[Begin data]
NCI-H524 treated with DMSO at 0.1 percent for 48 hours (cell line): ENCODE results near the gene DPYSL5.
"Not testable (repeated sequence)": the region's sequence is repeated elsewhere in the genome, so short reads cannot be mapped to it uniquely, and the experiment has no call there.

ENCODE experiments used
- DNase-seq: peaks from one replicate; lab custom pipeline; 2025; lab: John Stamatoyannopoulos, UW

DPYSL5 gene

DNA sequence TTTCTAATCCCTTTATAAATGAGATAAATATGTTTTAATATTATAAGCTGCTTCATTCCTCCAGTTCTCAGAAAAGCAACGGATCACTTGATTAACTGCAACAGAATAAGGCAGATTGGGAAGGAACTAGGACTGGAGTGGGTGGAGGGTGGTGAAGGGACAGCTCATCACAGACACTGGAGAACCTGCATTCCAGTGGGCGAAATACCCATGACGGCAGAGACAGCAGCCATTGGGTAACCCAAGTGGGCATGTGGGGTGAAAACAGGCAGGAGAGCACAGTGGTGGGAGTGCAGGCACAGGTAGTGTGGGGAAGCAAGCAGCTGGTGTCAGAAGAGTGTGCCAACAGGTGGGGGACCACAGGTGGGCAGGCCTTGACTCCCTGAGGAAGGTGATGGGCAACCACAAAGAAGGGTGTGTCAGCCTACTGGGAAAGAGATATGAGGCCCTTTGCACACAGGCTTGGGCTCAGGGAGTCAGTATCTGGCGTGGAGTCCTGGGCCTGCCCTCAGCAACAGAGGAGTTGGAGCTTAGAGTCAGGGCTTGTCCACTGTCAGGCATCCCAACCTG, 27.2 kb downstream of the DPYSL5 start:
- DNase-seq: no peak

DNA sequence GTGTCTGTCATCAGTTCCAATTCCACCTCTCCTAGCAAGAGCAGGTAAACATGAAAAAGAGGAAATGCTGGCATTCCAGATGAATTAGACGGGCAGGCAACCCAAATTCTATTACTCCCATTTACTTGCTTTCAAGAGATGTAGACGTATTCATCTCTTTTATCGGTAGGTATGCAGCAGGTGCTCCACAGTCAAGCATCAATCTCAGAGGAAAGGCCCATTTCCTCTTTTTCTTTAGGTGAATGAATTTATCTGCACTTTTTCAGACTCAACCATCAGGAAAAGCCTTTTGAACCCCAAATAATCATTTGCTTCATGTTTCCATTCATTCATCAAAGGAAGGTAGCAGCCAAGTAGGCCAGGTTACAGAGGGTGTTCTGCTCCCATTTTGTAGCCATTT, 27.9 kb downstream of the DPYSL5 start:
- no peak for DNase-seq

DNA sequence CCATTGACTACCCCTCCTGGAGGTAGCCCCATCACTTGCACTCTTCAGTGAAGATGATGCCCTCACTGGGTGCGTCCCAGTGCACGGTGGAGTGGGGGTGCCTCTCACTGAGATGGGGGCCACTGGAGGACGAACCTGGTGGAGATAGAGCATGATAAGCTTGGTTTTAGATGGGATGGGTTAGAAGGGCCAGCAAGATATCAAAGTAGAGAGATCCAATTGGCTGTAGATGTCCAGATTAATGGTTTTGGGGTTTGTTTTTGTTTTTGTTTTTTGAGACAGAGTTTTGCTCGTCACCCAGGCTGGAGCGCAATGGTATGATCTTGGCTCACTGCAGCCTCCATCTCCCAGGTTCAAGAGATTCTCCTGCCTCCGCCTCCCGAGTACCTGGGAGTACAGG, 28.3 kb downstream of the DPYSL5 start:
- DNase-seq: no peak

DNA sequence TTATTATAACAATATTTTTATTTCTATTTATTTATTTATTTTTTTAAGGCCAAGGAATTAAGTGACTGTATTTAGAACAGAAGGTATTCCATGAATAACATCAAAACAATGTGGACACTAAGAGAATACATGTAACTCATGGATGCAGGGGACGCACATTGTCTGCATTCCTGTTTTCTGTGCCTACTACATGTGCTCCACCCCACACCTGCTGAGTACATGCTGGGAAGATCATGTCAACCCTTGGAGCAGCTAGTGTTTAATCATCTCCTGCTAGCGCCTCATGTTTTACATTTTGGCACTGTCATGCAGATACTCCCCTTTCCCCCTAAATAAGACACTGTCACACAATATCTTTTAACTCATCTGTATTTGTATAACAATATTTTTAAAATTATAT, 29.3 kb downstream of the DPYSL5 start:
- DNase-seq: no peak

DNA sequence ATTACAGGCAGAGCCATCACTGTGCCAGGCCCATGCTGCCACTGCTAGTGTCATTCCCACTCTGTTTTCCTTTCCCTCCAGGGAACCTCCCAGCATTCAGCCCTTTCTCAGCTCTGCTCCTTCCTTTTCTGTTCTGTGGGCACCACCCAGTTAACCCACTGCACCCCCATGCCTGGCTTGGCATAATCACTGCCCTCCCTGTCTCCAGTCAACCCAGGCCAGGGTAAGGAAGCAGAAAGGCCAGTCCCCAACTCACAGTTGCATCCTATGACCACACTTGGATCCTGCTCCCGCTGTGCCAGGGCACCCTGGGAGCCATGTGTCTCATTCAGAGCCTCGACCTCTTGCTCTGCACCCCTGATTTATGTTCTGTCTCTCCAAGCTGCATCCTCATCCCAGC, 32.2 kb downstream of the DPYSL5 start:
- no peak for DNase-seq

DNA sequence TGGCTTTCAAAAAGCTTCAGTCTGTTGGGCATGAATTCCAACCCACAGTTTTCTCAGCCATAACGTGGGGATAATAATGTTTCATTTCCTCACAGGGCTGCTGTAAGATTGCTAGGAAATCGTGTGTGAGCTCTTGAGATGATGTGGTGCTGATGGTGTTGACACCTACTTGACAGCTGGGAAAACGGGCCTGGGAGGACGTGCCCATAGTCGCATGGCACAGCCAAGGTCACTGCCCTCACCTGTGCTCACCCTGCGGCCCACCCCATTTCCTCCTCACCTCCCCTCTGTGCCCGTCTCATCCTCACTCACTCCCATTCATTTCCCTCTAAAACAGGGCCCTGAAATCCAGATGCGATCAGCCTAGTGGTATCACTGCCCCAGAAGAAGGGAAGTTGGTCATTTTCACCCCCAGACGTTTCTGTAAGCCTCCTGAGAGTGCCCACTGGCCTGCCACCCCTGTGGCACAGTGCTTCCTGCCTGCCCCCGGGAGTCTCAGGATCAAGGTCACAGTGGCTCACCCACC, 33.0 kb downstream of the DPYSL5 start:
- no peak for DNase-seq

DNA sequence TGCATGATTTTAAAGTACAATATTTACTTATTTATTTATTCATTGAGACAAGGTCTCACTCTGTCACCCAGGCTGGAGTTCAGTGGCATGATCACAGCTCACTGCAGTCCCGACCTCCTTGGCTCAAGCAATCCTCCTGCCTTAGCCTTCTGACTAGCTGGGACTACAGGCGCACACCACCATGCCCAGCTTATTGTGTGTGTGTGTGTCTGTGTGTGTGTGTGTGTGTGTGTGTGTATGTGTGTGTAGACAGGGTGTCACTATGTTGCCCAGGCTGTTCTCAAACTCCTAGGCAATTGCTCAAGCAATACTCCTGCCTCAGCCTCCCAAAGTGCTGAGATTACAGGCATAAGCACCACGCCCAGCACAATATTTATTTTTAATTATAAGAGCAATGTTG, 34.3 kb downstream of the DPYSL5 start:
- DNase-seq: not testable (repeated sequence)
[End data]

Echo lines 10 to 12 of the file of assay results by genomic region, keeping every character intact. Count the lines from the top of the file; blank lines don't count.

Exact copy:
DNA sequence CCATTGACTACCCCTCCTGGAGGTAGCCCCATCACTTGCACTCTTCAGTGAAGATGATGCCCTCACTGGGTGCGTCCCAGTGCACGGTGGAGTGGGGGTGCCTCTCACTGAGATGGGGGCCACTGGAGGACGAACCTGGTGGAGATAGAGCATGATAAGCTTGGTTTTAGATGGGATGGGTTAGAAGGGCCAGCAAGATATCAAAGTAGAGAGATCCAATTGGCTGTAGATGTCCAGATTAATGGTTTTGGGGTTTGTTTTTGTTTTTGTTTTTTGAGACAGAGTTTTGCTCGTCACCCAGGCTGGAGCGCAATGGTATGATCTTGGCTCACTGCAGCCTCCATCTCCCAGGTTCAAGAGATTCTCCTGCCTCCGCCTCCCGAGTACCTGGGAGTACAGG, 28.3 kb downstream of the DPYSL5 start:
- DNase-seq: no peak

DNA sequence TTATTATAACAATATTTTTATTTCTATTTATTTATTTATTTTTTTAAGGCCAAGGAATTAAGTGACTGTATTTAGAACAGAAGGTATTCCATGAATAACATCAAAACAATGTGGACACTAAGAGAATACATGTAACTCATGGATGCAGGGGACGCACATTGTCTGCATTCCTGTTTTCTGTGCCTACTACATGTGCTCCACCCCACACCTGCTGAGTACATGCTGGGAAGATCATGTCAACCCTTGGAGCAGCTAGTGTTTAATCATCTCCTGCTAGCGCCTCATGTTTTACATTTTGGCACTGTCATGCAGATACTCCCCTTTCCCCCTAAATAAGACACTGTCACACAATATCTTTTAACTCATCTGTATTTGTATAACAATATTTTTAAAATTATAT, 29.3 kb downstream of the DPYSL5 start: